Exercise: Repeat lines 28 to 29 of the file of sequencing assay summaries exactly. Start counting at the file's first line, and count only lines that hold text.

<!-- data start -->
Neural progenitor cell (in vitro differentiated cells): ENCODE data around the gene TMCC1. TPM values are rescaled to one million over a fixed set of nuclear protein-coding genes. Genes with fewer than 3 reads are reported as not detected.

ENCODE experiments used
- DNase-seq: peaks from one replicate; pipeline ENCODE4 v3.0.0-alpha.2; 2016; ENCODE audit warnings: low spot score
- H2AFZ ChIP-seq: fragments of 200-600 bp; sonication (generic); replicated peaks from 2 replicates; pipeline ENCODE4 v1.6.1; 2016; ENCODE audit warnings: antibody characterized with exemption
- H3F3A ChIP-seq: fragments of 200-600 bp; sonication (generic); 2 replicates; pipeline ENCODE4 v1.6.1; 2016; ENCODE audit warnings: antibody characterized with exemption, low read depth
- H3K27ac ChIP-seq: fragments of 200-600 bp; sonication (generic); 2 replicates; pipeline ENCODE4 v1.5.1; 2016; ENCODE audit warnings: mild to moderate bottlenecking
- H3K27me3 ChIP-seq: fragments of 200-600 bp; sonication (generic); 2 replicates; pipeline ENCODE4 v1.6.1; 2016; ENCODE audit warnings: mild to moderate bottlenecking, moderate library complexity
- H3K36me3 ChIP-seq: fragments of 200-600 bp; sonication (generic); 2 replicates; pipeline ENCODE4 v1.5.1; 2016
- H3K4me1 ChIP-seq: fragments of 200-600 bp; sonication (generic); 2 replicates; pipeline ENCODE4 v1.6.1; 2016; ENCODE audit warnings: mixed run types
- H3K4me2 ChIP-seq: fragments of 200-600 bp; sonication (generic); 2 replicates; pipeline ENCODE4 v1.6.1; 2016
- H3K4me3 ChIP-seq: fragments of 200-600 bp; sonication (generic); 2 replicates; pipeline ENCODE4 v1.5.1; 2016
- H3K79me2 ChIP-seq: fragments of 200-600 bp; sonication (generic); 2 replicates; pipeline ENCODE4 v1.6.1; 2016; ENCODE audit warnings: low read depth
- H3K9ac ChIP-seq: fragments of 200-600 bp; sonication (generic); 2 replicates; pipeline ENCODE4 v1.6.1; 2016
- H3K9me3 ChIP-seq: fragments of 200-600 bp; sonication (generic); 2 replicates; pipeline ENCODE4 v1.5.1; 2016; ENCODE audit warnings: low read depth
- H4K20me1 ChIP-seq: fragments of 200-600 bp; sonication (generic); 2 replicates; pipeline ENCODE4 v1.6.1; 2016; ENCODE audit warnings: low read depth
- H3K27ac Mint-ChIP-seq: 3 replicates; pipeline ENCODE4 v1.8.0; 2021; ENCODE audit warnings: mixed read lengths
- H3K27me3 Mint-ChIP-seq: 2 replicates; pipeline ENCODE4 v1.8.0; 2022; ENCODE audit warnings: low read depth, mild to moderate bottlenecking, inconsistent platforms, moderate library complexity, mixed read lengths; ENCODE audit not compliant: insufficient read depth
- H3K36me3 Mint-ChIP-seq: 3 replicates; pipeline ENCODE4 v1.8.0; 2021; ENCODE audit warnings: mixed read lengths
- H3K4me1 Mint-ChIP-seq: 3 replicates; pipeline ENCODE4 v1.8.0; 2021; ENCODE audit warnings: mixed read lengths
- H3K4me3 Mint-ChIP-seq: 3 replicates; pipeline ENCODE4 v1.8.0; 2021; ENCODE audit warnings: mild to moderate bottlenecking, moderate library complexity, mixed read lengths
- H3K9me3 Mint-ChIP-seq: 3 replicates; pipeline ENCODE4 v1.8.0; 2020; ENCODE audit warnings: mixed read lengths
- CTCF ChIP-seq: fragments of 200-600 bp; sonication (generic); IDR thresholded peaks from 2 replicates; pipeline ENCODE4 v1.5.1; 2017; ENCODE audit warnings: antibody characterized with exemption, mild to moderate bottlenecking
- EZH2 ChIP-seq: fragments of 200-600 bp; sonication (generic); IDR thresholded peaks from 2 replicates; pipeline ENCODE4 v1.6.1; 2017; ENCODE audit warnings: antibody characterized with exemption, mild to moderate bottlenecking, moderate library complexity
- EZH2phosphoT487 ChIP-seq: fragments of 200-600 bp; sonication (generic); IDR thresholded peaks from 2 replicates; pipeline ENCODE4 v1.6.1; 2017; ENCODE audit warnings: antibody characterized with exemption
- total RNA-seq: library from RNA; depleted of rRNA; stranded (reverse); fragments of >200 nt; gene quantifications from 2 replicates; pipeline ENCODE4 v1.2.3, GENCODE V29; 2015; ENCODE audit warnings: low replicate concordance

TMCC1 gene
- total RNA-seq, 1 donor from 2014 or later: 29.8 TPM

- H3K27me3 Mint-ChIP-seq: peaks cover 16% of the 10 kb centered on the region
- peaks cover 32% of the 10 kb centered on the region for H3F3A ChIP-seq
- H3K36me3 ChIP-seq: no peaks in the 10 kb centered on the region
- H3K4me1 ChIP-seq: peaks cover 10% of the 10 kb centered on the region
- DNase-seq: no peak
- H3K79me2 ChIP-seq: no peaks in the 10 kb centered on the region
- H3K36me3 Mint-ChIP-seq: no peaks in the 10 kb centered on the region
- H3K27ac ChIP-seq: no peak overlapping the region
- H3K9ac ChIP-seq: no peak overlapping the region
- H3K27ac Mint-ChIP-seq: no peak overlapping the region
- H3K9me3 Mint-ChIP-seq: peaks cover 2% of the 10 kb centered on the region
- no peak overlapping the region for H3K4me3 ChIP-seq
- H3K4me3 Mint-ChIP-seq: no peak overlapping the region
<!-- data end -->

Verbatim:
- H3K27me3 Mint-ChIP-seq: peaks cover 16% of the 10 kb centered on the region
- peaks cover 32% of the 10 kb centered on the region for H3F3A ChIP-seq